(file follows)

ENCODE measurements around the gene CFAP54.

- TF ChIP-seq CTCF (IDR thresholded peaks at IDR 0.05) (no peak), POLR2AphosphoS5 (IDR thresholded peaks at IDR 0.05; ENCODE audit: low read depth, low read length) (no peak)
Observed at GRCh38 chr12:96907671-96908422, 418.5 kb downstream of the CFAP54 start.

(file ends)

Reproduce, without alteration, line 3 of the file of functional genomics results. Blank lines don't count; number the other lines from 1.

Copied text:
Observed at GRCh38 chr12:96907671-96908422, 418.5 kb downstream of the CFAP54 start.